Slowly, Sadly Decaying: The Dears, Degeneration Street.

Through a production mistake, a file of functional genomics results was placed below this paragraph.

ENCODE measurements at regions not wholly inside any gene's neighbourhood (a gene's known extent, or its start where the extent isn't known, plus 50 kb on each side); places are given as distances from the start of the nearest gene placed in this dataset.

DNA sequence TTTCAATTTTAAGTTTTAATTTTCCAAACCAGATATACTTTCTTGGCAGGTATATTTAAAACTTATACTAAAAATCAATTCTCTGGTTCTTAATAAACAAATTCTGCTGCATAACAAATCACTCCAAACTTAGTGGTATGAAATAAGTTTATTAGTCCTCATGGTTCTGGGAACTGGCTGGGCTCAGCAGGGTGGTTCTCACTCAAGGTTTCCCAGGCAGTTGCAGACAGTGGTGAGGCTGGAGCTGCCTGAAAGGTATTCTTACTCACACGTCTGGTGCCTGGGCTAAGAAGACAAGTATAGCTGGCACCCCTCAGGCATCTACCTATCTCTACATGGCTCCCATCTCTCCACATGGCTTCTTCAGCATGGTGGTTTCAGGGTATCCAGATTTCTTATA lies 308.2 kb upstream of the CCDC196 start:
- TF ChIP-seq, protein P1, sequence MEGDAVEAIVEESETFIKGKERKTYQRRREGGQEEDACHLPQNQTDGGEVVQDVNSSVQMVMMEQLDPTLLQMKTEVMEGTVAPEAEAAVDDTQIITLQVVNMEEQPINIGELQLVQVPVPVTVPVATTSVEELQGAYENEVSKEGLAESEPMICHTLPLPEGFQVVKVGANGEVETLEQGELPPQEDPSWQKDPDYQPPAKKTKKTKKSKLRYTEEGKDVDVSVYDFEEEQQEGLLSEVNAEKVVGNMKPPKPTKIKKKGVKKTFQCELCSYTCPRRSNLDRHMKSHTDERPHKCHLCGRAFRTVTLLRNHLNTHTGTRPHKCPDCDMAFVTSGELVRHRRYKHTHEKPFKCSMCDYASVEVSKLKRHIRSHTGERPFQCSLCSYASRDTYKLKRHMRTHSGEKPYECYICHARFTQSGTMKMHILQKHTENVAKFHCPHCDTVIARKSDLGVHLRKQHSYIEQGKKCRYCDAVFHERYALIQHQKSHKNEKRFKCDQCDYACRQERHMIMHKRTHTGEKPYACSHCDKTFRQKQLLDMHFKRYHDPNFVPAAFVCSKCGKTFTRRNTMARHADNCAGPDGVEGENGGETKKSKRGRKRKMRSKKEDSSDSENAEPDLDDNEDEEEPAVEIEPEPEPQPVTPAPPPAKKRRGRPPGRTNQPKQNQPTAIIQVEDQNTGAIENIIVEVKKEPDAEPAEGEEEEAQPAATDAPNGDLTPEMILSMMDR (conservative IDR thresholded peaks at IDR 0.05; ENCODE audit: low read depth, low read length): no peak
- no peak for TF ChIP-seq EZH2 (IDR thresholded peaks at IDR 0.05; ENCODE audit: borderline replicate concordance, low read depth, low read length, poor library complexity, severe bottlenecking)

It feels like a veritable era since Murray Lightburn's The Dears scuffled into indie spotlight to the reworked chime of The Smiths. Last year marked fifteen years of activity and whilst they may not have been the most proactive nor progressive act over said period, there's a beguiling allure to Lightburn's demure songsmithery, continued throughout Degeneration Street, that may having you swanning back to his affected hum. Opener Omega Dog evolves before your very ears, spawning amidst spare bedroom chinks of guitar and deceasing in a hailstorm of chunks of raucous virtuosity. Crude mawkishness is then reincarnated in 5 Chords, a lost vagueness, a middle ground between the hollow mellowness of early Bloc Party and funereal Arcade Fire urgency, before the rather more intriguing baroque rock of Blood sees Lightburn disappearing into layers of gravelled distortion like Henry VIII gorging on gristled meat limbs, four relentless minutes of vehement guitar vitriol. All too often Lightburn's vox are all too reminiscent of the humble drone of Dev Hynes under the limp Lightspeed Champion guise (Thrones, Tiny Man, Unsung) and whilst it's worth alluding to the historical matter that Hynes was still busy bookworming at Chadwell Heath when Lightburn first ventured out into the glare of indie cynicism, perhaps subsequently, on retrospective listen, the seminal No Cities Left LP of 2003 will forever be marred by indelible monotony through no fault of The Dears' own. The almost ecclesiastical, overtly euphoric interlude that is Torches is quite triumphant, whilst the aestival jaunt of Yesteryear is prime Canadian melodrama, yet you sense that The Dears too, having partially disintegrated intermittently over time are deteriorating, rather than developing. Quite tragically, it seems as though the light may have finally gone out.